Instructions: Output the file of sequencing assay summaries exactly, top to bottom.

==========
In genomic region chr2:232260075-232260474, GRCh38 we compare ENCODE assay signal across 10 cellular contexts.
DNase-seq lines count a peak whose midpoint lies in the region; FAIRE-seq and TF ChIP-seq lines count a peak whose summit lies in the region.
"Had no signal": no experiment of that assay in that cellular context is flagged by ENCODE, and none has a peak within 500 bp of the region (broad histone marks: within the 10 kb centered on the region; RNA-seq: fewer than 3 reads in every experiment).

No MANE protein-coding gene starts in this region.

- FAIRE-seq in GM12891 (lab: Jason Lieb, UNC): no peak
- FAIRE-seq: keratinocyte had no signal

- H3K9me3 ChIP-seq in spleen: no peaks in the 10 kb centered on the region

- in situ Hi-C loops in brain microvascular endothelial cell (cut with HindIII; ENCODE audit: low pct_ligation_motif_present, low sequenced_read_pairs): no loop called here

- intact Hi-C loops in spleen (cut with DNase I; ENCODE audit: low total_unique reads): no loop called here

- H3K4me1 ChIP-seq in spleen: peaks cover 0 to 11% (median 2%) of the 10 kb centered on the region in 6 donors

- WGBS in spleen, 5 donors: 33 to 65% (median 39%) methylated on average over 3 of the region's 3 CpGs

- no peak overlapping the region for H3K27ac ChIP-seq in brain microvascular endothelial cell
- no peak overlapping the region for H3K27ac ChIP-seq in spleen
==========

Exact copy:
In genomic region chr2:232260075-232260474, GRCh38 we compare ENCODE assay signal across 10 cellular contexts.
DNase-seq lines count a peak whose midpoint lies in the region; FAIRE-seq and TF ChIP-seq lines count a peak whose summit lies in the region.
"Had no signal": no experiment of that assay in that cellular context is flagged by ENCODE, and none has a peak within 500 bp of the region (broad histone marks: within the 10 kb centered on the region; RNA-seq: fewer than 3 reads in every experiment).

No MANE protein-coding gene starts in this region.

- FAIRE-seq in GM12891 (lab: Jason Lieb, UNC): no peak
- FAIRE-seq: keratinocyte had no signal

- H3K9me3 ChIP-seq in spleen: no peaks in the 10 kb centered on the region

- in situ Hi-C loops in brain microvascular endothelial cell (cut with HindIII; ENCODE audit: low pct_ligation_motif_present, low sequenced_read_pairs): no loop called here

- intact Hi-C loops in spleen (cut with DNase I; ENCODE audit: low total_unique reads): no loop called here

- H3K4me1 ChIP-seq in spleen: peaks cover 0 to 11% (median 2%) of the 10 kb centered on the region in 6 donors

- WGBS in spleen, 5 donors: 33 to 65% (median 39%) methylated on average over 3 of the region's 3 CpGs

- no peak overlapping the region for H3K27ac ChIP-seq in brain microvascular endothelial cell
- no peak overlapping the region for H3K27ac ChIP-seq in spleen